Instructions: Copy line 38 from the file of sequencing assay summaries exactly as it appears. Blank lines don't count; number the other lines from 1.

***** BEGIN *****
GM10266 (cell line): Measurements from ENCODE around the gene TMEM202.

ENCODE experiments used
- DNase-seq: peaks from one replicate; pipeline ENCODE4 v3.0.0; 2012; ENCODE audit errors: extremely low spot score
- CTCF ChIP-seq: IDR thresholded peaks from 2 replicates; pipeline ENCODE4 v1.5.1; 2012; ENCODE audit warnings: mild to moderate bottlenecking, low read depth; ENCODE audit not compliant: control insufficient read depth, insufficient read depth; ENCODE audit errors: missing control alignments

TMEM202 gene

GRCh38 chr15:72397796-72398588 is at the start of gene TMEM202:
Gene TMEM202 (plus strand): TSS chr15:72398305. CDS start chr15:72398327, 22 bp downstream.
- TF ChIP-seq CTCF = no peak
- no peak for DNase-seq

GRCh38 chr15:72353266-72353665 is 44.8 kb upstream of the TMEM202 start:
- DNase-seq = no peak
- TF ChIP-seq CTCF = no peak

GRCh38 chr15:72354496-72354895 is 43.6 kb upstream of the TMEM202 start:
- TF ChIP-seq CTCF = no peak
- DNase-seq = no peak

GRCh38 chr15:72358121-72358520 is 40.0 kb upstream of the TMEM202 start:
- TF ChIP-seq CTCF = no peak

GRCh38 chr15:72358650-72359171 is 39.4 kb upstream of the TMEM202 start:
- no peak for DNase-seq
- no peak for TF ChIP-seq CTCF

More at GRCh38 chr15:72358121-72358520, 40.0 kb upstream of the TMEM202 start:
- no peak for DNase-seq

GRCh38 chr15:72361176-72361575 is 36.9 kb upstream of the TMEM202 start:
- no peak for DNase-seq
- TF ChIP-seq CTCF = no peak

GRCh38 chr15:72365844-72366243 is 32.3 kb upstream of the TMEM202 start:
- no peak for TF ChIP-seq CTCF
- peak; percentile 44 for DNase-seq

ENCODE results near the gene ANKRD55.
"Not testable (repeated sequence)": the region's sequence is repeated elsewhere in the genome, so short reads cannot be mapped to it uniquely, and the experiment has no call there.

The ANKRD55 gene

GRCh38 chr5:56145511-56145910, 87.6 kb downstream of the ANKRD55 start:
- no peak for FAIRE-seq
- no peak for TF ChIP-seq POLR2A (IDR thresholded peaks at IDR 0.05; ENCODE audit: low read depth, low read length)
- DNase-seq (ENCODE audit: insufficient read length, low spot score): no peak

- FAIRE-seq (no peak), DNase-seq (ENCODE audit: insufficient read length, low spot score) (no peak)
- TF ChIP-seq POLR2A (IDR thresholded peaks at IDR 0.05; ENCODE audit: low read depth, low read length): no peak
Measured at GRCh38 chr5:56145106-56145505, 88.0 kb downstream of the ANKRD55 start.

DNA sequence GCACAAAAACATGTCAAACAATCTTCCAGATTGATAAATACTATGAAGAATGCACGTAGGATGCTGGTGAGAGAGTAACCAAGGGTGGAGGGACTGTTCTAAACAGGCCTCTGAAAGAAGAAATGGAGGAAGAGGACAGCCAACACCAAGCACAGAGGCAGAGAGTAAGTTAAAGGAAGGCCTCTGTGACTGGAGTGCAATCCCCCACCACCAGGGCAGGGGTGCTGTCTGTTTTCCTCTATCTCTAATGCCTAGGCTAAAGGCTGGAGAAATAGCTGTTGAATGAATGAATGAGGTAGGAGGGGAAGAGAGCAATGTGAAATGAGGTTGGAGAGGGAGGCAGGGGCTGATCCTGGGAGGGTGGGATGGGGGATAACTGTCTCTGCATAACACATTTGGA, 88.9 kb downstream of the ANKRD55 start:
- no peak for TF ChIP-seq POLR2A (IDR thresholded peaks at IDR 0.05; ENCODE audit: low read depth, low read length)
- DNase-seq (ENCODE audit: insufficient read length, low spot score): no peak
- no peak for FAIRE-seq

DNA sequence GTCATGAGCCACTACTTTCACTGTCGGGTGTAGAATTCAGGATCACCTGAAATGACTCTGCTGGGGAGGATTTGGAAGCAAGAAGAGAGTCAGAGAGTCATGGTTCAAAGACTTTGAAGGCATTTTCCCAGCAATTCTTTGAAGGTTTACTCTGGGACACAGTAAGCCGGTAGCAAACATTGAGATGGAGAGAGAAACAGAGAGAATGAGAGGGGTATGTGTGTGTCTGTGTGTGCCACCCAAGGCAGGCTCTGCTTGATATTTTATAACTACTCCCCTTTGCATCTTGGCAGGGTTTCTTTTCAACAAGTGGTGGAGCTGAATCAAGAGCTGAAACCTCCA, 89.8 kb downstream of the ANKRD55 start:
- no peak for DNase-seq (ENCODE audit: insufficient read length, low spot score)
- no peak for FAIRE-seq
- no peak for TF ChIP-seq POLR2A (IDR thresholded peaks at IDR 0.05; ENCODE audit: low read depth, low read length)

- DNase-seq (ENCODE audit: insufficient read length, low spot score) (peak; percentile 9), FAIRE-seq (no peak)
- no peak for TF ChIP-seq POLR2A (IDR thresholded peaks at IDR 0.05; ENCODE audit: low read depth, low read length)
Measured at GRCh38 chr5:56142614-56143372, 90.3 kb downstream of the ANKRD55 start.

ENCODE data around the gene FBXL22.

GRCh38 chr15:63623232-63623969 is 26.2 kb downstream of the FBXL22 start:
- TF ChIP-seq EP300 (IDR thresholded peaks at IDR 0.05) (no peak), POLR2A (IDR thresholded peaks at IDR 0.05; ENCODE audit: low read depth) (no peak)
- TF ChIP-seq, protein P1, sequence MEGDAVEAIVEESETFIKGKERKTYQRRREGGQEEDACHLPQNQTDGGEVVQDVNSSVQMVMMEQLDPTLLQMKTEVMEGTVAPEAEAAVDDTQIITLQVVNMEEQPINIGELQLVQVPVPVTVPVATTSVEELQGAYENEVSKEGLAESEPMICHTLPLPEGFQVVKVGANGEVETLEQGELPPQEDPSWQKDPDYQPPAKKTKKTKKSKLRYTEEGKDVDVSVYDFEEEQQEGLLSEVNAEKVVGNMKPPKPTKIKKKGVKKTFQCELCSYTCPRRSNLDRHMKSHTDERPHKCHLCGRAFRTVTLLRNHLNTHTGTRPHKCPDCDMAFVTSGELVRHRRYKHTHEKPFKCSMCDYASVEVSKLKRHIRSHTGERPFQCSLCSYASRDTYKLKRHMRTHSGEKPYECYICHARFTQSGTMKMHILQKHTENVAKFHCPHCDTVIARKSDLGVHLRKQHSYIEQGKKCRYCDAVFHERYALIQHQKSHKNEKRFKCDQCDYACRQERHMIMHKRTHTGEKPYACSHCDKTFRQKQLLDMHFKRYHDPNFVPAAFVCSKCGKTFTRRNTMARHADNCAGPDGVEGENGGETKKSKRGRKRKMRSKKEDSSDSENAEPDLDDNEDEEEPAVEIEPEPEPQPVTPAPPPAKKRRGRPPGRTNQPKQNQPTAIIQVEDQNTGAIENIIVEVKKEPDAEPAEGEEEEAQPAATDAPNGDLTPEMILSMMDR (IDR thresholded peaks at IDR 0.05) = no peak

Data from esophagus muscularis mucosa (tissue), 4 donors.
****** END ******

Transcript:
Measured at GRCh38 chr5:56145106-56145505, 88.0 kb downstream of the ANKRD55 start.